I’m working on a post comparing the 20 best active baseball players to my 20 favorite active bands. It’s not a particularly scientific study- it’s supported, but not necessarily driven, by numbers, but I think it’s a fairly accurate assessment (or at least the baseball part is).
What struck me when I made the list was the depth of players I consider stars, if not superstars. Without any real research, it seems to me that there must be ten to fifteen superstars in the game at any time. I started following baseball in the mid-1980s, when these guys ruled the game:
I could get to 20 by adding a Frank Viola or Bret Saberhagen here, a Cal Ripken or Alan Trammell there, maybe even Willie McGee. Maybe I could rattle off 40 major stars off the top of my head if I really tried.
Anyway, my point is that I was surprised when I couldn’t find room for the likes of Chase Utley and Jered Weaver in my list of the 20 best active players.
I made my list and imagined posting it on ESPN’s Sweet Spot blog, opening it up to the trolls who cry “east coast bias” every time a writer says the Phillies have a great rotation or that the Giants need a bat to be taken seriously in the playoffs. How would they react to the absence of a Ranger or to Matt Holliday’s exclusion? In honor of those trolls, here are the 21st through 40th best players in the game, again rather unscientifically (and in alphabetical order):
A case could be made for several of these guys to be included among the top 20. This “B” list includes the defending AL MVP, the pitcher for whom I started the Weaver Watch, and a catcher whom I might have named the best player in the game if I had made this list a year ago.
As deep as this list seems, my top 40 doesn’t include Matt Cain, co-ace of the defending world champion pitching staff, or Carlos Beltran, the most coveted chip on this year’s trade market.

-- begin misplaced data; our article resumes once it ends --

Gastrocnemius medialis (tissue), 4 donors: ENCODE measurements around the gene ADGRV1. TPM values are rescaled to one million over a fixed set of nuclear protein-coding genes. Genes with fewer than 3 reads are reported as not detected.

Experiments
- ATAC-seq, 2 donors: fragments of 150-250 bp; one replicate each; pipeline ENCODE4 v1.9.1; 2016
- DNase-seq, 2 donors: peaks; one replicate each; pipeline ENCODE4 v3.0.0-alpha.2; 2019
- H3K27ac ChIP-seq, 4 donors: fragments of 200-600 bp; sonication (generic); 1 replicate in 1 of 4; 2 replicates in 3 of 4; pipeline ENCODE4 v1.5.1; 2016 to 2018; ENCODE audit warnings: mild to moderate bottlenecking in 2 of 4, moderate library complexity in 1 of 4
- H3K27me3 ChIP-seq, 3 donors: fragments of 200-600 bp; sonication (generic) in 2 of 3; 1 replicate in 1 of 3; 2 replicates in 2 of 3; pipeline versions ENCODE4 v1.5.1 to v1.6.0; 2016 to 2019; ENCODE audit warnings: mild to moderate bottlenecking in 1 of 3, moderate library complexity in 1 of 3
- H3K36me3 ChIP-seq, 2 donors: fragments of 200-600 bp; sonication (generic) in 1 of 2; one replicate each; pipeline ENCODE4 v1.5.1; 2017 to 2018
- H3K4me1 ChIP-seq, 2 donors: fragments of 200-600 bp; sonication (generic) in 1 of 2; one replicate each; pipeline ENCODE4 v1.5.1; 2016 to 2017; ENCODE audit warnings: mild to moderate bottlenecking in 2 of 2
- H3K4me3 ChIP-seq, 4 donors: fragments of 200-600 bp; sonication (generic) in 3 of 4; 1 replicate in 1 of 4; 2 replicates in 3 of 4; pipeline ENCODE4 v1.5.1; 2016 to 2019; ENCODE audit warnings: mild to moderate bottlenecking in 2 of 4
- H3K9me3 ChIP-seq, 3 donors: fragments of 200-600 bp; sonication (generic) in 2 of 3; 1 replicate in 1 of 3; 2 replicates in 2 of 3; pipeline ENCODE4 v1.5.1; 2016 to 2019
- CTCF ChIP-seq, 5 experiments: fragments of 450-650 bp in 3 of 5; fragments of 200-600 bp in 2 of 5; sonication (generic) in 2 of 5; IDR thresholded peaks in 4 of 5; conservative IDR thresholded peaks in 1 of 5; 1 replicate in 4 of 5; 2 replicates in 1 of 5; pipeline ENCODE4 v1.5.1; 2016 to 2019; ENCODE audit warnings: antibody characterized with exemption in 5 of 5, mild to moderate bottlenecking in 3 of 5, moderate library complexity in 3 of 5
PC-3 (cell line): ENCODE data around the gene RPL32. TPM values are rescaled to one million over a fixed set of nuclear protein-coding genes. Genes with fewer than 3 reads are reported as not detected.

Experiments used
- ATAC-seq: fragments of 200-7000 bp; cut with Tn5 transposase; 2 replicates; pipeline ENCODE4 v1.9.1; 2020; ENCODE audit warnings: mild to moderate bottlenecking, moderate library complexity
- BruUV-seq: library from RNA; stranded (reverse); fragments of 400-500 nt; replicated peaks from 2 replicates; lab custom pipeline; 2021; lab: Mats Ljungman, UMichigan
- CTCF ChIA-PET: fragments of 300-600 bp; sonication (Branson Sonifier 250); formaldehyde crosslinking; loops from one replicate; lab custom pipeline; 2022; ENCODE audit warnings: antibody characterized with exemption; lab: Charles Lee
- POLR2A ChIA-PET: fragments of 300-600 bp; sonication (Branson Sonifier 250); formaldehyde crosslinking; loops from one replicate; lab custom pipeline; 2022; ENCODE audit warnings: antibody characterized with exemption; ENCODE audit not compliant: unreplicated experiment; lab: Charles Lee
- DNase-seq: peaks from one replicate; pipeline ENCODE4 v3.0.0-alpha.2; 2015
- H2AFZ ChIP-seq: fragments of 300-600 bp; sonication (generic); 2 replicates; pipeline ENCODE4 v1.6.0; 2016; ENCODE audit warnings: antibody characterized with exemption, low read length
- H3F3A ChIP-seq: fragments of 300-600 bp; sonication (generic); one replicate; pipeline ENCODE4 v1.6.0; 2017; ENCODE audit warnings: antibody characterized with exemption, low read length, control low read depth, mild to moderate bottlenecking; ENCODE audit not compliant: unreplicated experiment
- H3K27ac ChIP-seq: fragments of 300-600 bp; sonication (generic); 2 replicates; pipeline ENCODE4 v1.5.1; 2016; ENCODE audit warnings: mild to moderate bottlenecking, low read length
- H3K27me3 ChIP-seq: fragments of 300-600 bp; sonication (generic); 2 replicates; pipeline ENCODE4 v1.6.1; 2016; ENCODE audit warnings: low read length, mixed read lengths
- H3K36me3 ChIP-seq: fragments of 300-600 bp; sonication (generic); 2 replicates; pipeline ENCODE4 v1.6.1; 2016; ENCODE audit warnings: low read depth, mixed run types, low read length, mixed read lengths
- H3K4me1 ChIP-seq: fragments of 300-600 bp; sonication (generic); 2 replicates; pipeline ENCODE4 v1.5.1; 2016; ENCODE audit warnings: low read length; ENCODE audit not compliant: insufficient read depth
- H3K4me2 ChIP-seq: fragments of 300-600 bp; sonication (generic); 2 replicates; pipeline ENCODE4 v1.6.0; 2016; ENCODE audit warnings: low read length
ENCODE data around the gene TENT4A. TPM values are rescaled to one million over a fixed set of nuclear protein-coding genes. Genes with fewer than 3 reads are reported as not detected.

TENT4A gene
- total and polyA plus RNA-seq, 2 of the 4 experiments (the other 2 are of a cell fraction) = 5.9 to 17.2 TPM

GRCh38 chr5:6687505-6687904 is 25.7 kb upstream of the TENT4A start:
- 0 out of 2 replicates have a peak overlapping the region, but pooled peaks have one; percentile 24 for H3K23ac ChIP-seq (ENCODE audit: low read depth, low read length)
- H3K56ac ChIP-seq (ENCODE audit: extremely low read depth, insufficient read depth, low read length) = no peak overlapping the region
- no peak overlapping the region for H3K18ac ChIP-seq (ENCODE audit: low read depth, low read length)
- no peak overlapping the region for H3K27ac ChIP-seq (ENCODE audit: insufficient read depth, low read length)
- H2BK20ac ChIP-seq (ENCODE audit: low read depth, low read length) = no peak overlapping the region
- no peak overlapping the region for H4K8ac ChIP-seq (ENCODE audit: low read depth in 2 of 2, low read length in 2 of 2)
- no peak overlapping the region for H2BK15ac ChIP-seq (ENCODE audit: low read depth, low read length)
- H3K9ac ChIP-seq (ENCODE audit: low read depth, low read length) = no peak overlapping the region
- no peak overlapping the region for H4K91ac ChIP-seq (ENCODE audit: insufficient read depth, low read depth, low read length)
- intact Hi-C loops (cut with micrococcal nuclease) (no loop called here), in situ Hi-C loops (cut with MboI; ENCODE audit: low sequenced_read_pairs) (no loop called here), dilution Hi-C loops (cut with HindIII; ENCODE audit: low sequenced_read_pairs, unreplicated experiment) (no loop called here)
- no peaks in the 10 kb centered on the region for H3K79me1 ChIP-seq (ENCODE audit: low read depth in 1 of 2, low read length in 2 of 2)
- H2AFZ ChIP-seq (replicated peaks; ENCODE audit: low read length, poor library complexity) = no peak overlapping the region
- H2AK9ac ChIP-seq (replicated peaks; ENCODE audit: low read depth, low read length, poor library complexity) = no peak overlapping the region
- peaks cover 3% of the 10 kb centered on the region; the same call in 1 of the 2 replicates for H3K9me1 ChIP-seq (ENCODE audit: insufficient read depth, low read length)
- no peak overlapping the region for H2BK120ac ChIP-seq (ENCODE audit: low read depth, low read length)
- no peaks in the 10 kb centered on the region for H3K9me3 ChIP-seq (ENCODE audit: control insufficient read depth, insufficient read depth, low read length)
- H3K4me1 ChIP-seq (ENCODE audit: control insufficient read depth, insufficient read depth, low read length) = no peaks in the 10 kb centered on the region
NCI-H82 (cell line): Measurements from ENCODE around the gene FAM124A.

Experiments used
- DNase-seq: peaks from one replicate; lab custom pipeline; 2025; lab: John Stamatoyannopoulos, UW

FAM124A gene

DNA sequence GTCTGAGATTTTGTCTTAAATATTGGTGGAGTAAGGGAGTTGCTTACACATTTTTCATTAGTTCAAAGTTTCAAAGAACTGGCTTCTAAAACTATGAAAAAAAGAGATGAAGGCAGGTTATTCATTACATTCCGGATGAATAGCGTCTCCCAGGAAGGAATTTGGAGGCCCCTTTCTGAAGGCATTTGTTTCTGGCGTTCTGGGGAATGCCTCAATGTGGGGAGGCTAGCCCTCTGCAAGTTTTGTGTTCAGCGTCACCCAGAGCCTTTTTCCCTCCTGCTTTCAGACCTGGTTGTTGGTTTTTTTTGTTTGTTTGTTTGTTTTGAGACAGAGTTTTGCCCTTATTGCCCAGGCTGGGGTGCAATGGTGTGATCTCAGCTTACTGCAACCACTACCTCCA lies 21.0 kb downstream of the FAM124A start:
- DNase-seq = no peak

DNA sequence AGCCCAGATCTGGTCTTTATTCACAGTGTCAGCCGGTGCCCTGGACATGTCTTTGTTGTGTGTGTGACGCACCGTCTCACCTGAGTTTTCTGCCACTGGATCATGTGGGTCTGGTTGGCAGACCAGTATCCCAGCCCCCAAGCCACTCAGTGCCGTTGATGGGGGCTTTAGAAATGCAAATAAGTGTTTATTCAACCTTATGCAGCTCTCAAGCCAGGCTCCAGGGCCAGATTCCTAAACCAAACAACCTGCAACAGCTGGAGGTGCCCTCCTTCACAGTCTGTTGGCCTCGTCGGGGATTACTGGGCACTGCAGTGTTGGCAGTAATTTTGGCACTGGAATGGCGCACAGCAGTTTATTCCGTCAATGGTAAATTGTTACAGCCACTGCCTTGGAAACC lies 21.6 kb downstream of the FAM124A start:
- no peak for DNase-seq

It doesn’t include sluggers Paul Konerko, Mark Teixeira, Ryan Howard, Aramis Ramirez, Lance Berkman, or Kevin Youkilis.
Multitalented stars like Buster Posey, Jacoby Ellsbury, Carl Crawford, Carlos Gonzalez, Brandon Phillips, Rickie Weeks, and David Wright are conspicuously absent.
It doesn’t include current Cy Young contenders Josh Beckett, James Shields, or Jair Jurrjens, perennial contender Adam Wainwright, or budding aces David Price, Yovani Gallardo, Tommy Hanson, or Michael Pineda.
It doesn’t include any relief pitchers, any of the Athletics’ starters, or any AL shortstops. The Indians are two games out of first place and not represented.
Baseball is flush with stars today. It may seem excessive that more than 80 players are named All-Stars each year (after substitutions), but I’m sure hometown fans would argue that every player in the group above is worthy of top-20 status.
Perhaps every generation has as many great players as this one does, and it’s just the current stars that shine the brightest. But there are four more teams now than there were when I was a kid. There are players from Japan, Venezuela, and Curaçao playing alongside guys from Florida and California. Today’s game is the deepest and most star-studded it’s ever been.
And we haven’t even thought about Strasburg and Harper yet.